Managerless Saints beat the League New Boys - 1974

(first published in the match programme for St. Mirren v Livingston, 20th November 2021)

From the mid-1950s, the Scottish League had been operating with an odd number of teams, leading to each of the Second Division sides having two blank weekends during the course of the season. The inclusion of Clydebank in 1966/67 to round up the numbers was unfortunately negated by the demise of Third Lanark at the end of the same season. With major League reconstruction scheduled for the start of the 1975/76 season, the situation had to be resolved. In May 1974, the Scottish League considered a number of applications, resulting in East of Scotland League side Ferranti Thistle being voted in as its new, thirty-eighth member club.

Meadowbank Thistle v St. Mirren 1974

Meadowbank Thistle v St. Mirren 1974

Before they could finalise their place however, the 21-year old works side from the Edinburgh engineering firm were asked by the League Management Committee to change their name. This was necessary to dispel concerns from the pools companies, who paid for use of the football fixtures, as they were unhappy about the use of a commercial name for a football club. The Club were also forced to relocate from their current home - Edinburgh City’s old City Park - and were offered the use of Meadowbank Stadium. The new venue had been constructed for the 1970 Commonwealth Games but, with only one stand and an athletics track surrounding the pitch, it was hardly ideal for the football spectator. On taking up the offer, the Club changed its name to Meadowbank Thistle.

St. Mirren were without a manager when they travelled through to the capital to play the new side for the first time on 19th October 1974. Willie Cunningham had resigned at the beginning of the week following three disappointing League results which had contributed to Saints’ drop from first place to eighth in the space of six matches. Thistle, on the other hand, had achieved their first-ever League win with a 1-0 victory at Brechin on the previous Saturday.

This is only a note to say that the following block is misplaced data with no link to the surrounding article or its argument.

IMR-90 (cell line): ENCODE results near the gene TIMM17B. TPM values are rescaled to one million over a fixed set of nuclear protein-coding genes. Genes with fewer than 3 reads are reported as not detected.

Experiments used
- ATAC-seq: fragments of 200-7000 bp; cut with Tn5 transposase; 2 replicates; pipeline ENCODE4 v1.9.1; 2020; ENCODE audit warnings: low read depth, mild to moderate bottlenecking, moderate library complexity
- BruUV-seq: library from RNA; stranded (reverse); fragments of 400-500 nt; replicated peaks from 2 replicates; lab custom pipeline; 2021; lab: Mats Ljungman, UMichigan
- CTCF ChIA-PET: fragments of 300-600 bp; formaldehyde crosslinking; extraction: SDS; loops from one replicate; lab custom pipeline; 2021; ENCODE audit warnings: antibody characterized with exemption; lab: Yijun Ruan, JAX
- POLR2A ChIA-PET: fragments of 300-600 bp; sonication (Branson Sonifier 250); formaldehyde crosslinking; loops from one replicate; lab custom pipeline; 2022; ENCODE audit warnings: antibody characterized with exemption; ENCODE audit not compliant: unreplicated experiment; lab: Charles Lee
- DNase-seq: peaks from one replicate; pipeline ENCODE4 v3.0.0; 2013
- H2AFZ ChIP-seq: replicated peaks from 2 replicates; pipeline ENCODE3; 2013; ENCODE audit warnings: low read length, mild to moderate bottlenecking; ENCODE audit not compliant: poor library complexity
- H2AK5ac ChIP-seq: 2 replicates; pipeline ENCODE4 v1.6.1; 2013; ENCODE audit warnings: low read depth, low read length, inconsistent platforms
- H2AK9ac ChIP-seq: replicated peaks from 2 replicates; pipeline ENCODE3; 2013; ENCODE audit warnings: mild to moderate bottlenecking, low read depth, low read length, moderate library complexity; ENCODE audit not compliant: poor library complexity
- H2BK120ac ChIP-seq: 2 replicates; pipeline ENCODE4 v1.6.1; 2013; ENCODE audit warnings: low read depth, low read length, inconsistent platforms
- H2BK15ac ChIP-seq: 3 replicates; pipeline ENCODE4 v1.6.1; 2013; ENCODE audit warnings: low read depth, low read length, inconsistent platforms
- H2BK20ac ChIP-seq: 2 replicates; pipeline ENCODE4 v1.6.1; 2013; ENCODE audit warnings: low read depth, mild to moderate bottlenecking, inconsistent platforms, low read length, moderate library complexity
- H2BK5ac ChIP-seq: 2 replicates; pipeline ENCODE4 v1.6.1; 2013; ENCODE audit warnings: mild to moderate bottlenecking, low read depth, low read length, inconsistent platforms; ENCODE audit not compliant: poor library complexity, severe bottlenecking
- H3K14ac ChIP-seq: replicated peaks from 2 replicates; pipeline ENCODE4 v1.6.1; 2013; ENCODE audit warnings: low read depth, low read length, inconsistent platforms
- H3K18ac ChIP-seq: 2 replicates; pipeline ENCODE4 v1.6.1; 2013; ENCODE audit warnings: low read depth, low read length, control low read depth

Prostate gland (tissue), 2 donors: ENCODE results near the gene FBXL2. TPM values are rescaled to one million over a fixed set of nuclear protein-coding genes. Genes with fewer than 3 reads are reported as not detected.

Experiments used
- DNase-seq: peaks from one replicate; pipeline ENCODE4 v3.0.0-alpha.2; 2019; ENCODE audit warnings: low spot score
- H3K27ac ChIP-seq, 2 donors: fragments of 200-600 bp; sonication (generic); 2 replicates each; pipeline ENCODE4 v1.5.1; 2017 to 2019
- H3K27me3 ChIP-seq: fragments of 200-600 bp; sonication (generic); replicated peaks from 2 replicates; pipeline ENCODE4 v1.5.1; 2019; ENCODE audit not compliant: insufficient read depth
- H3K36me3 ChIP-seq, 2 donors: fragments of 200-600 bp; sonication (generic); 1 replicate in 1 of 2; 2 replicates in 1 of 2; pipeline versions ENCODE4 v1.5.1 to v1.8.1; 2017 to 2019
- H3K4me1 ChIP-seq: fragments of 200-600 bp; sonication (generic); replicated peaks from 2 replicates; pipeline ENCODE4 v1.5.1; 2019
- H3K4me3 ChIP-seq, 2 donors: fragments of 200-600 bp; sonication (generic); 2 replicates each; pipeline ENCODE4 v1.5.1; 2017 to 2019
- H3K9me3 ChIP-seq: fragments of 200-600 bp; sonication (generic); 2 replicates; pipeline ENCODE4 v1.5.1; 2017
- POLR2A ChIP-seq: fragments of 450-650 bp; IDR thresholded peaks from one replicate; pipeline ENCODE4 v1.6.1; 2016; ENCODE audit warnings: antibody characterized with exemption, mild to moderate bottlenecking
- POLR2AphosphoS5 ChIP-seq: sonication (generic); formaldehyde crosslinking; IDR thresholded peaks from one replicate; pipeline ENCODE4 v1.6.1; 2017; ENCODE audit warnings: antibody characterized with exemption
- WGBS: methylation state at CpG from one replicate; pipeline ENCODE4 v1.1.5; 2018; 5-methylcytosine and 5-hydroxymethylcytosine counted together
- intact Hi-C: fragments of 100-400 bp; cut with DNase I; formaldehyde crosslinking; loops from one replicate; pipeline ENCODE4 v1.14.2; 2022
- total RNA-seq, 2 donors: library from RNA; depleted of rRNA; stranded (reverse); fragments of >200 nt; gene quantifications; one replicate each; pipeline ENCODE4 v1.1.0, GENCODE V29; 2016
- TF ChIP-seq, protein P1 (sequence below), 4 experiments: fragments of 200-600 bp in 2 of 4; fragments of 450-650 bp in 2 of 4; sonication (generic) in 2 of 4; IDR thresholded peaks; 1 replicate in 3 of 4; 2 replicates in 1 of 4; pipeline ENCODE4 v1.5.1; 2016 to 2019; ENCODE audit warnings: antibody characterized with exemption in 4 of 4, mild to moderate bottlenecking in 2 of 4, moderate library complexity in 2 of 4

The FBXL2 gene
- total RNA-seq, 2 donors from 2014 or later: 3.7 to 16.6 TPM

In front of 846 spectators, Tony Fitzpatrick gave the visitors the lead after 10 minutes, but Jim Hancock got Meadowbank’s equaliser nine minutes later. Midway through the second half, Brian Third fired in two goals in the space of two minutes to give Saints a 3-1 lead. Despite Les McVay’s counter for the home side late on, Alan Hughes netted with two minutes remaining to give St. Mirren a 4-2 victory.

The Meadowbank programme for their first season in the League was an A5-sized issue costing 5p and consisting of an amber card cover overprinted in black, enclosing four pages of text printed black on white paper. The front cover displayed the team names and date and time of the match above and below a line drawing of Meadowbank Stadium.

Page two carried a heading of Club Officials above the manager’s welcome in “Bain’s Bulletin”. Opposite this, the fixtures for the season were presented above a selected Player Profile, the player chosen for the St. Mirren issue being 20-year-old Derek Fotheringham. The centre pages listed the player pools of both sides and the match officials, surrounded by adverts from local traders.

“Our Visitors” headed page six and reviewed St. Mirren’s results thus far, and commented on the departure of the visiting side’s manager and the recent sale of Bobby McKean to Rangers. The League newcomers hoped that the boost in confidence from their victory the week before would help them grab both points.

The modest issue concluded with an advert for Meadowbank Sports Centre on page seven and a photo of the home squad on the back page.

This Meadowbank programme falls into a popular category amongst programme collectors; that of “First and Last season” issues. The increased interest in such programmes, combined with their generally low print runs, mean that they can be difficult to obtain. As a consequence, they can command prices far in excess of their face value.

On the Monday after the match, St. Mirren appointed Alex Ferguson as their new Manager. The rest, they say, is history.